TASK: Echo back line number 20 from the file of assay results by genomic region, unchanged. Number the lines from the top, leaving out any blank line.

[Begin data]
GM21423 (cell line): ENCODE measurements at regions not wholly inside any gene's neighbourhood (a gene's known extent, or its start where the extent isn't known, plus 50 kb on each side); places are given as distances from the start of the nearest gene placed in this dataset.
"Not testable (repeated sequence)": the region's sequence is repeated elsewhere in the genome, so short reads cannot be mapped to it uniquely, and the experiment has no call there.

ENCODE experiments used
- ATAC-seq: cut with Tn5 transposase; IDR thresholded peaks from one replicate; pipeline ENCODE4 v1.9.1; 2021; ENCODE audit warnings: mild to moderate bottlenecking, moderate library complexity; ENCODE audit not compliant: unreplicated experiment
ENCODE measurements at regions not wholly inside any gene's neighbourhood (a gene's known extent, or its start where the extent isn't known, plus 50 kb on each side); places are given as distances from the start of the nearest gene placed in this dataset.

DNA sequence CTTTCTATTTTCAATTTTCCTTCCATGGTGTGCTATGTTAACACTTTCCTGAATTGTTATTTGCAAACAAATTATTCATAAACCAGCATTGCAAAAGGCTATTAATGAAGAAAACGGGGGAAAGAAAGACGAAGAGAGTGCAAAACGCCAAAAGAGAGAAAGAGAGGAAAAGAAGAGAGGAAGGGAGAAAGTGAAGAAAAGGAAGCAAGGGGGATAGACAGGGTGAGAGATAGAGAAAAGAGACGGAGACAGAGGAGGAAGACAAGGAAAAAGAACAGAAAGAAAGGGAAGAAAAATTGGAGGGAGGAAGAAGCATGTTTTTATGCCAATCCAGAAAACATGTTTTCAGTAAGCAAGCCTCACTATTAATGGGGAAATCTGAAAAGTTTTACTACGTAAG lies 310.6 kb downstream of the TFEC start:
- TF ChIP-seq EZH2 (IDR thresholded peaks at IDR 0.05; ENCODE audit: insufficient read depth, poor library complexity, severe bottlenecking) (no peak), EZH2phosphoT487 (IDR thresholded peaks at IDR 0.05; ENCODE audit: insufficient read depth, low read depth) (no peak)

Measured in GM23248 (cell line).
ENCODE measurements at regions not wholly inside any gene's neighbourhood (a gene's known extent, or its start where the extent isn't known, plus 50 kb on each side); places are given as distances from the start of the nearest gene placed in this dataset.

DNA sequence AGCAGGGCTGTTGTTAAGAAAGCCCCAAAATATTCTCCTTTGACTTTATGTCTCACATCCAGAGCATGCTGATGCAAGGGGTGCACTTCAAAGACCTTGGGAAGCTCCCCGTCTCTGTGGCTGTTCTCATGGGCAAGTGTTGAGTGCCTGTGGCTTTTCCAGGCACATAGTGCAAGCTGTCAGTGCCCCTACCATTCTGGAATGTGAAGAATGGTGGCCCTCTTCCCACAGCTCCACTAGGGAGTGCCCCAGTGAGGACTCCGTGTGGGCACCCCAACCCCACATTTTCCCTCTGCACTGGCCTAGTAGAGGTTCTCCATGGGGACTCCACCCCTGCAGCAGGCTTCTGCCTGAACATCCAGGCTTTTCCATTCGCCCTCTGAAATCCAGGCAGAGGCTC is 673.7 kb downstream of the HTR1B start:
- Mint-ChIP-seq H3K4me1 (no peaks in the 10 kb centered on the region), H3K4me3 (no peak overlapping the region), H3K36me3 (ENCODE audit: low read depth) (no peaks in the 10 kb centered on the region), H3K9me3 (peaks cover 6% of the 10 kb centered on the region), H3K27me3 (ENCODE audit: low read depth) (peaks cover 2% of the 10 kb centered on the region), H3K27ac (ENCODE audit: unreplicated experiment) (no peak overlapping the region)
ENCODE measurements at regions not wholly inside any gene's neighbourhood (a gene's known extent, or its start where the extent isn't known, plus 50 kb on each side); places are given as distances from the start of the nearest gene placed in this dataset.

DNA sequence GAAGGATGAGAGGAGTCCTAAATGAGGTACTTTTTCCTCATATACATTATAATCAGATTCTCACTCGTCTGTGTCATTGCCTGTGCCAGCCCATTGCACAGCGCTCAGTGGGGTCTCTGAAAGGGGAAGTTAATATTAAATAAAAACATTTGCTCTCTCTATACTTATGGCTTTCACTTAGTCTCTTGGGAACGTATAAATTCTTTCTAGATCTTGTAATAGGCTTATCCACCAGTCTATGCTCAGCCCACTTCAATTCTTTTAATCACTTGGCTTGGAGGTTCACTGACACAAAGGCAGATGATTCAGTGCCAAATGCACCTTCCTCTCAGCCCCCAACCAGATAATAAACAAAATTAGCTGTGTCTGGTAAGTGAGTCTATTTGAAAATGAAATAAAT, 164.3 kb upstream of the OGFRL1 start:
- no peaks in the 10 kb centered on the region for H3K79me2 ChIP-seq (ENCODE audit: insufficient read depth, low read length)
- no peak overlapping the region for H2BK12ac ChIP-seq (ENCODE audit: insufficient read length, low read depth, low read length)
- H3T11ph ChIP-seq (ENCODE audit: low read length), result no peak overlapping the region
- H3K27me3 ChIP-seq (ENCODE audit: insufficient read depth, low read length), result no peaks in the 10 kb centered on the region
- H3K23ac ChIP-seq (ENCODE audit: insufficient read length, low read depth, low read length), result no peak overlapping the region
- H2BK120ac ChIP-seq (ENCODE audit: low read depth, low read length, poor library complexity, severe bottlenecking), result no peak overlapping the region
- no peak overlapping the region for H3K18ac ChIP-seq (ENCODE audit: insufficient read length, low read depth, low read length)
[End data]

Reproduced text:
- no peak overlapping the region for H3K18ac ChIP-seq (ENCODE audit: insufficient read length, low read depth, low read length)